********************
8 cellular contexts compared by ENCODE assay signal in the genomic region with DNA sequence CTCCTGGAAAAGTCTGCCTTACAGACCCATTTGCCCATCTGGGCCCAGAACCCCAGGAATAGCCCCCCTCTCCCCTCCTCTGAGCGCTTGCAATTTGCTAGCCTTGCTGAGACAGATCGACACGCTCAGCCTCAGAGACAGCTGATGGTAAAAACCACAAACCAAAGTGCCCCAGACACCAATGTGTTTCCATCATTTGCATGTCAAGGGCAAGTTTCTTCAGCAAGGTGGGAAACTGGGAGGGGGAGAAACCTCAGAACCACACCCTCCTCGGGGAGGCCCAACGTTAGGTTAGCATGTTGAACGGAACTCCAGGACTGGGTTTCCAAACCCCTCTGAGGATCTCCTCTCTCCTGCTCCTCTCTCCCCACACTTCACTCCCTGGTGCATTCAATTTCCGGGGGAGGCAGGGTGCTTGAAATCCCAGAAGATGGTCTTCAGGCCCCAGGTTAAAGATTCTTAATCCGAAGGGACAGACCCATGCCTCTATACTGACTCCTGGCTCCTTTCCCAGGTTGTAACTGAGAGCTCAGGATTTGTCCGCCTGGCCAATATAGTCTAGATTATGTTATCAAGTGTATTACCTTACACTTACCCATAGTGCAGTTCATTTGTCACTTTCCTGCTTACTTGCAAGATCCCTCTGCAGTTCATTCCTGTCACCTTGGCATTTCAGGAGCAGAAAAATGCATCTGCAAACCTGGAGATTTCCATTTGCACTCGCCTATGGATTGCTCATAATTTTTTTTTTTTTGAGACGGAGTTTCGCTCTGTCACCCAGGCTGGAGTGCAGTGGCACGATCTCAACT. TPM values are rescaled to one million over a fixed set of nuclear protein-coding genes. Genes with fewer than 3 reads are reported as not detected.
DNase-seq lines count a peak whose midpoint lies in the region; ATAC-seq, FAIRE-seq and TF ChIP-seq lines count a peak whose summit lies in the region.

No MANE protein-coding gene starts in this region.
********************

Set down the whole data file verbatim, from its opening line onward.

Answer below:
8 cellular contexts compared by ENCODE assay signal in the genomic region with DNA sequence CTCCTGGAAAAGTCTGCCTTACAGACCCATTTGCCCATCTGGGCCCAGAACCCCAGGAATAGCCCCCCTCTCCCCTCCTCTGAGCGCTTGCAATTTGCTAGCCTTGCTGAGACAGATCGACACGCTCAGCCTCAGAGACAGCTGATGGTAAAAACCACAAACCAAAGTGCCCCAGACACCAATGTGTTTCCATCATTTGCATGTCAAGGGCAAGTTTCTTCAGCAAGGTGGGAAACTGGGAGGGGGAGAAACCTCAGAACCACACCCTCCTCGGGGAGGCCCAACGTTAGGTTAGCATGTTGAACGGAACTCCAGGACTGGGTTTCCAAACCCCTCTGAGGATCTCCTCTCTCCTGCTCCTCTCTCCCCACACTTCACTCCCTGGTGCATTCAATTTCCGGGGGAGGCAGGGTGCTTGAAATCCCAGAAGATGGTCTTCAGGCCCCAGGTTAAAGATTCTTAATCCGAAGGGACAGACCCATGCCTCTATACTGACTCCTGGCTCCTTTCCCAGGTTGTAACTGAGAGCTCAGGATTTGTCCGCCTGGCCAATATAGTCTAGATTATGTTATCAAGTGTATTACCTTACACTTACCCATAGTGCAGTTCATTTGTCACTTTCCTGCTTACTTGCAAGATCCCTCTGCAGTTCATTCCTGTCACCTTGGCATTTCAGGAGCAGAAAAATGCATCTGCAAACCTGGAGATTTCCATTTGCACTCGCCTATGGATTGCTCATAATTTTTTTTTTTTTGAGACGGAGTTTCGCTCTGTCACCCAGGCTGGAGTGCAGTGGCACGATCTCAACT. TPM values are rescaled to one million over a fixed set of nuclear protein-coding genes. Genes with fewer than 3 reads are reported as not detected.
DNase-seq lines count a peak whose midpoint lies in the region; ATAC-seq, FAIRE-seq and TF ChIP-seq lines count a peak whose summit lies in the region.

No MANE protein-coding gene starts in this region.